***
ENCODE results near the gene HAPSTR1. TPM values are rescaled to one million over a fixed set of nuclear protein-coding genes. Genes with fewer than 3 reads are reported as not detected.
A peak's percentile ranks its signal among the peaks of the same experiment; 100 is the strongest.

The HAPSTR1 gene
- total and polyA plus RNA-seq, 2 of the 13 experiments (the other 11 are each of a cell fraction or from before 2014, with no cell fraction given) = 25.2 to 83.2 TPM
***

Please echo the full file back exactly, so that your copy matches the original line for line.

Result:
ENCODE results near the gene HAPSTR1. TPM values are rescaled to one million over a fixed set of nuclear protein-coding genes. Genes with fewer than 3 reads are reported as not detected.
A peak's percentile ranks its signal among the peaks of the same experiment; 100 is the strongest.

The HAPSTR1 gene
- total and polyA plus RNA-seq, 2 of the 13 experiments (the other 11 are each of a cell fraction or from before 2014, with no cell fraction given) = 25.2 to 83.2 TPM